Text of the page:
Torpedo Launchers

The torpedo launching equipment used on Italian ships during World War II was basically two types of both 533 mm and 450 mm.

Submarine tube with a restricting cage for smaller torpedoes.

Axial boost (the torpedo is pushed forward):
Underwater torpedo launchers, not movable and installed on submarines.
Deck mounted torpedo launchers: fixed and not installed on surface vessels, including motor torpedo boats.

Lateral boost (the torpedo is pushed laterally)
Installed on MAS, VAS and MS.

On the submarine-installed torpedo launchers the expulsion of the weapons was obtained through the introduction of compressed air. On later models, called “bubbles,” a mechanism was to capture the air, but it never functioned properly. On most Italian submarines, tubes were divided between bow and stern and were of the fixed type. On smaller submarines (called pocket subs), the torpedoes were installed in external torpedo launchers which were sealed by a cup and in which the weapon would float and leave under its own power.

Triple launcher on the Ariete
(Photo Elio Ando`)

On surface vessels the expulsion of the weapons was usually obtained through compressed air generated by a small pyrotechnic charge. These launchers were usually of the kind mounted on deck and were movable. They could have a single, double, triple or quadruple set of tubes. Some fixed models were also used, such as the 533mm ones used on motor torpedo boats (MS) which had one tube installed on each side, and similar ones installed on the “Trento” class cruisers which had four twin apparatuses installed on deck, two on each side.

Generally speaking, on surface vessels the tubes were of the following types:

Single, on some torpedo boats.
Double, on torpedo boats, older destroyers and light cruisers.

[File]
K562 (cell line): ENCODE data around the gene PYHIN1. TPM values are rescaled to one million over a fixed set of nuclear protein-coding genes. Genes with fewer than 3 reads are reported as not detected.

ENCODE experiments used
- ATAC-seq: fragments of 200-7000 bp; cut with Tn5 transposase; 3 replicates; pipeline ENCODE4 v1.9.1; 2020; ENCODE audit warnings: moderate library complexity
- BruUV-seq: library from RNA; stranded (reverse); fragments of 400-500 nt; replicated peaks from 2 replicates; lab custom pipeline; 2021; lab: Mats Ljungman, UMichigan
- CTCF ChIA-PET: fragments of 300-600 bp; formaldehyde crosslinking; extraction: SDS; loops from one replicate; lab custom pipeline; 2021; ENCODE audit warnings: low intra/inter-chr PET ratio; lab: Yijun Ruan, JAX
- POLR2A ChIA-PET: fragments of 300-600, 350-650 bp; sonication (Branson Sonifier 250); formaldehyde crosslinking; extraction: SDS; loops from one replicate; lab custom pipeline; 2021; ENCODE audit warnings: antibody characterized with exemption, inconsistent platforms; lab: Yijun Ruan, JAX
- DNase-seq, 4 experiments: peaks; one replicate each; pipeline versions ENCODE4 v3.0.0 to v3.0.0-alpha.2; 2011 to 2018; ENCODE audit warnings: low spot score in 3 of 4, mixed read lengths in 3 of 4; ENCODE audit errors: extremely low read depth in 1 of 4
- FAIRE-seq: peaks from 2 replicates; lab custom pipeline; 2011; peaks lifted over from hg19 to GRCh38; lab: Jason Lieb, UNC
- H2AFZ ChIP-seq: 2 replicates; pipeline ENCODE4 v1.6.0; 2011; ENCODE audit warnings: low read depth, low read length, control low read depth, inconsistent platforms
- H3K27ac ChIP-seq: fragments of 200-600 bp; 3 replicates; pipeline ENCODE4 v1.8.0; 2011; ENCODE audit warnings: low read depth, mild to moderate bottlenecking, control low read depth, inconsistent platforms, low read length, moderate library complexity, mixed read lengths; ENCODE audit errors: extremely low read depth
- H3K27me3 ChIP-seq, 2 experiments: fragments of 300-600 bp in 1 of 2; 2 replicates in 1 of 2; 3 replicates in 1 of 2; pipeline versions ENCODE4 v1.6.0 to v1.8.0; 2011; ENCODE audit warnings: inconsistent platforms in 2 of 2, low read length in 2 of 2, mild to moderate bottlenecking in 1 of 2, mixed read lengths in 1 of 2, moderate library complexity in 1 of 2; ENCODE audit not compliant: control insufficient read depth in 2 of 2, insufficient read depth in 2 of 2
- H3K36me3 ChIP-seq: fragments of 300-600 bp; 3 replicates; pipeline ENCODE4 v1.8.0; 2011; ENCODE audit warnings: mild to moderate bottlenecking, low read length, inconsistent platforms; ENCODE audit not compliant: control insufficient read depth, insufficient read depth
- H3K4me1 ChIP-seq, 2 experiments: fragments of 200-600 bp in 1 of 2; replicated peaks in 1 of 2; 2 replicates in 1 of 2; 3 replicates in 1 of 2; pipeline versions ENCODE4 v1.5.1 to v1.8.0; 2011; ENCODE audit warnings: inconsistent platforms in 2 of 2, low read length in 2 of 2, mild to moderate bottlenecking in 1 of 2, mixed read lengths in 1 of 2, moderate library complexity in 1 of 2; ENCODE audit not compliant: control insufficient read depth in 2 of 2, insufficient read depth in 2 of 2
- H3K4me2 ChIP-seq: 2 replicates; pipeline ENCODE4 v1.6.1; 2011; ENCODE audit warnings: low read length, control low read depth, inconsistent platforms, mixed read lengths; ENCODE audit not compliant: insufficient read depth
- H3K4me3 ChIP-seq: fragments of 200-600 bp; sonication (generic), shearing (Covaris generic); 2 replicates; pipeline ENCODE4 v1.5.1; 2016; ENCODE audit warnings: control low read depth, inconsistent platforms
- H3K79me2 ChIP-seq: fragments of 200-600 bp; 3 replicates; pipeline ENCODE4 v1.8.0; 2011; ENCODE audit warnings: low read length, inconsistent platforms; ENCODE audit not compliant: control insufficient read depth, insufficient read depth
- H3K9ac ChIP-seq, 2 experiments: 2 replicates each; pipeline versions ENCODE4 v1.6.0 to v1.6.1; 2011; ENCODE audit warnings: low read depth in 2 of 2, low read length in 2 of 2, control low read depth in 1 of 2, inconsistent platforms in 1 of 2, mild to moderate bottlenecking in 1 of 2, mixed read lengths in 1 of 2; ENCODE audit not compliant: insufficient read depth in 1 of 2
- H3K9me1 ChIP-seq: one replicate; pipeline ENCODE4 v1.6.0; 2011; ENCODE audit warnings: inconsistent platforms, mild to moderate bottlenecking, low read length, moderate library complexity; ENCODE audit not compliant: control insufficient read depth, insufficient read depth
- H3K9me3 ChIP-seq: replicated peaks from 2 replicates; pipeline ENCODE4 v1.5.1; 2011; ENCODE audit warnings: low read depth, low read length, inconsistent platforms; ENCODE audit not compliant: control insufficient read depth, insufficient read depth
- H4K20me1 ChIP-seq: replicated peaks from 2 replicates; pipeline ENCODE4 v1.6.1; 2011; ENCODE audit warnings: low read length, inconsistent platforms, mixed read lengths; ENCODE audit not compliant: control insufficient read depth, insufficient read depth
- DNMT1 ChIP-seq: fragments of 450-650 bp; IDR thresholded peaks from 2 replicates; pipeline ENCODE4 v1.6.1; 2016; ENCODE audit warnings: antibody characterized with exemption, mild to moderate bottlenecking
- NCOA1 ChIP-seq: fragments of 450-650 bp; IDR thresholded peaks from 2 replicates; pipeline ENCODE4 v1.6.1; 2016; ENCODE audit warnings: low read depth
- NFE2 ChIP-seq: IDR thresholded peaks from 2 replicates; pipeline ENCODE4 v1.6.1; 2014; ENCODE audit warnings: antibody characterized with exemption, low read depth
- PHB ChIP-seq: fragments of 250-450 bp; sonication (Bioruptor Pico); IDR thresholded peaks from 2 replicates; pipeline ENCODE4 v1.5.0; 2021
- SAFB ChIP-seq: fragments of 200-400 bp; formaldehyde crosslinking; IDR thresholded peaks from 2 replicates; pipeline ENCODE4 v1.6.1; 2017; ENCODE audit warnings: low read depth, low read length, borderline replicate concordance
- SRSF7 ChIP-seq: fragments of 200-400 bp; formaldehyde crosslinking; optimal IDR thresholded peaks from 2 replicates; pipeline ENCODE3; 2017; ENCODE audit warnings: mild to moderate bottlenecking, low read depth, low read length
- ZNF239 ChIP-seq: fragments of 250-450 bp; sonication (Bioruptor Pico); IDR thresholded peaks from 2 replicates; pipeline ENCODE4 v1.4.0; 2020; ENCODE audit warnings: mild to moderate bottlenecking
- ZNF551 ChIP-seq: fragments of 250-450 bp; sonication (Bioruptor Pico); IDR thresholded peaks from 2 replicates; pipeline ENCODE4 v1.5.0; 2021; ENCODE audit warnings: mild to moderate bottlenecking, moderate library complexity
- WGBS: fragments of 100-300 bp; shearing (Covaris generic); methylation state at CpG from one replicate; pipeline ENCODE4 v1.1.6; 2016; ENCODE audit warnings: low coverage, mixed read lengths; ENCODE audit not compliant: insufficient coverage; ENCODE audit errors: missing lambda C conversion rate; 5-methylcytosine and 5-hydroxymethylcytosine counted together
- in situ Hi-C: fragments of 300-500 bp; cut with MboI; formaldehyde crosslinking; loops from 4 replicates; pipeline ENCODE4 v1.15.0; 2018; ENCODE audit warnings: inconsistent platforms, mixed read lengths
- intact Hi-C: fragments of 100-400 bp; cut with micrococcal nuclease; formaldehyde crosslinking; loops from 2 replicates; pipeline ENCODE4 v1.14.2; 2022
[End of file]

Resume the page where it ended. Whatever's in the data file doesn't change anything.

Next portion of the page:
Triple, on newer destroyers, light cruisers and the torpedo boats of the “Ariete” class.
Quadruple, on the heavy cruisers and on the light cruisers of the “Capitani Romani” class.

Usually, the single tubes were installed two on each side. The double and quadruple tubes on some torpedo boats and on light cruisers were mounted one on each side, but newer destroyers and torpedo boats had them mounted centrally.

The later lateral boost launchers were powered by compressed air. This equipment, invented by Commander Masini, was very simple, light in weight and specifically suitable for use on the small and fast MAS. This installation was peculiar to the MAS and appeared on the American PT.s in 1943-44, undoubtedly a practice that had originated from the Italian design.

The equipment used by the Regia Marina was built by numerous companies, but they were generally designed by only four: Whitehead, S.I. (Silurificio Italiano), San Giorgio or Bargiacchi.

Adapted from “Le Armi delle Navi Italiane Nella Seconda Guerra Mondiale” by Erminio Bagnasco published in 1978 by Ermanno Albertelli – Parma
“Naval Weapons of WW II” by John Campbell, pupished by Conway Marittime Press